Recently I had a conversation with a teenager who is interested in writing as a career. This was doubly cool for me, because one, she was asking advice because of my merits as an author. Two, and possibly more importantly, our conversation raised an issue I haven’t given much thought since I was a teenager.
After I had offered suggestions about where to seek critique for her work, and possible courses she could take, and, of course, various authors to read, I asked, “So what’s your writing schedule like?”
She stated that it was mostly hit or miss and with how busy she’s been lately, there’s been little time.
And then I said the wrong thing: “Well, the best thing you could do is create a schedule for yourself. Write at the time of day that works best, for twenty minutes or an hour, or some amount of time that you can stick to.”
She sighed and shrugged and then said what every teen writer should say, “See, I don’t want to make it a chore, something else to do. I want to enjoy it.”
I immediately felt my stupidity. Here I was talking to a teenager the way I normally offer advice to adults who write. I immediately backtracked, not only because it was the right thing to do, but because she had hit on something I’ve long ignored: the love of the moment, the novelty of creation.
Here I was, a professional, thinking like someone who is paid to write. Someone who no longer subscribes to the “write when I’m motivated” philosophy, because with my life and responsibilities, those moments might never come. I was talking about writing as a job. I had forgotten about the thrill of all thrills, those my-hand-can’t-keep-up-with-my-brain writing sessions where you start to understand why people commit themselves to this craft. Because it is so liberating.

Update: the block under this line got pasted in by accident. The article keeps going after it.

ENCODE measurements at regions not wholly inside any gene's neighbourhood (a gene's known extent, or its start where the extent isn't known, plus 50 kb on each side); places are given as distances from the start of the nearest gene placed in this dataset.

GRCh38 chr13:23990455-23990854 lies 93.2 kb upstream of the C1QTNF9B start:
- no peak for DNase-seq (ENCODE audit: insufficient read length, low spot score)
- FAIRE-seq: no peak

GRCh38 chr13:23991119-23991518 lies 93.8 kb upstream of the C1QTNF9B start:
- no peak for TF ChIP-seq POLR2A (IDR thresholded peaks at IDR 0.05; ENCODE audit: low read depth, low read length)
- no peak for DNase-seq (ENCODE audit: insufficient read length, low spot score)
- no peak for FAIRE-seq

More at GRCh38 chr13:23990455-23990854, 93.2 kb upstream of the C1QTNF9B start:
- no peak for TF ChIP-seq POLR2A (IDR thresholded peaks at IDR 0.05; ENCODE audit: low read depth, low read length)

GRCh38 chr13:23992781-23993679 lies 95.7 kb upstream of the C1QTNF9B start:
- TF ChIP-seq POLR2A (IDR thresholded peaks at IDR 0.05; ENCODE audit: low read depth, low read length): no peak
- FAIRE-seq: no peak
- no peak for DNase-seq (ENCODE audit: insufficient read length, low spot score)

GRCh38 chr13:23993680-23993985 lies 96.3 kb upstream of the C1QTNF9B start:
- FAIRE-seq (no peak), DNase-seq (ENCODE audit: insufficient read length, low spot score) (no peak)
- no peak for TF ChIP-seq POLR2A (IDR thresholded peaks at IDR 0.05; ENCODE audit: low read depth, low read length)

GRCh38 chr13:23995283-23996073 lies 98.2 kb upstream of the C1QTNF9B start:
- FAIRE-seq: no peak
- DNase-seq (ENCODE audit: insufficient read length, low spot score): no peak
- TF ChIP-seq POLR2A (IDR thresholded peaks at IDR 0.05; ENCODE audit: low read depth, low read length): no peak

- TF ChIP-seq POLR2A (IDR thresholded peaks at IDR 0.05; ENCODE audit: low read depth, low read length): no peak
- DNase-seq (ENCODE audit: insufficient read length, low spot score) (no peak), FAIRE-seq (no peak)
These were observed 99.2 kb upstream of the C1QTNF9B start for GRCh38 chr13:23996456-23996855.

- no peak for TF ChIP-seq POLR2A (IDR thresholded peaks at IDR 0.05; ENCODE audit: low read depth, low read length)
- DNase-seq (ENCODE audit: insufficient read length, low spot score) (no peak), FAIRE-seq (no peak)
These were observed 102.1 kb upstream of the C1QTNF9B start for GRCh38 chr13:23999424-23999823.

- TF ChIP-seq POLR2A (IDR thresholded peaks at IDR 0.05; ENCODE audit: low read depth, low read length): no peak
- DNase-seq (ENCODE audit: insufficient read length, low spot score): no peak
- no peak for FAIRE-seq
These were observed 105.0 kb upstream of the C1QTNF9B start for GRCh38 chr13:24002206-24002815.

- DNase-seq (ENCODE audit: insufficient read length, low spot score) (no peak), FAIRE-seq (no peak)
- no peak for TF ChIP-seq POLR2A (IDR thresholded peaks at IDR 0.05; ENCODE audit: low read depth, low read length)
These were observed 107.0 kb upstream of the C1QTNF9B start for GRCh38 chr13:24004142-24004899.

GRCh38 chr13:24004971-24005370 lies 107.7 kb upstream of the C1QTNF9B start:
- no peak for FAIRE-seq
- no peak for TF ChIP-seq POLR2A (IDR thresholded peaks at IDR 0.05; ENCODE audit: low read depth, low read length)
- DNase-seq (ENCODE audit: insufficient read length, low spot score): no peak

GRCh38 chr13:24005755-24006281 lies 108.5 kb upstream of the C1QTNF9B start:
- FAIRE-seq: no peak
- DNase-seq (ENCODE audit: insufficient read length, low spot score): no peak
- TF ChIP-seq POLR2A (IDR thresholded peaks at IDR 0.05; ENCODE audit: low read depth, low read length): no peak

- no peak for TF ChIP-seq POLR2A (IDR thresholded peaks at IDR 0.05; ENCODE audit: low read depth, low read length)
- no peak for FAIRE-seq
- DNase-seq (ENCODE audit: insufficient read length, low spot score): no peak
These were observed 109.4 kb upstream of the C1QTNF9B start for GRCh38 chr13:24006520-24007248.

When I was a teen I never saw myself as an author. Hell, I have trouble seeing myself as one now. Back then I wrote when I was moved, when I knew I had something to say and no one to say it to, or at least who would listen. I was never concerned with shaping a story, just telling it. I never cared if anyone else saw my work or if it made me money. I loved putting pen to paper and just getting my feelings into words. I loved that I could do something that felt good. Period.
I still love writing, but not in the same way. I have a much more nuanced relationship with the muse and think that is necessary for my success. But the start of all this was from the place of the teen writer I spoke with. The one who really, I believe, wanted to know that she was headed down the right path.
And she is. Because she reads, she writes, she seeks criticism of her work. She wants to grow and push herself. But at her own speed. On her own terms. That is the exact way to proceed. She is wise to know what she needs and how to achieve such.
Therefore, I can’t express how awesome it was to have this conversation, to be reminded of that thrill, that moment. And now it is in my best interest to remember that beginner’s mind when offering advice. Even when it is to myself.
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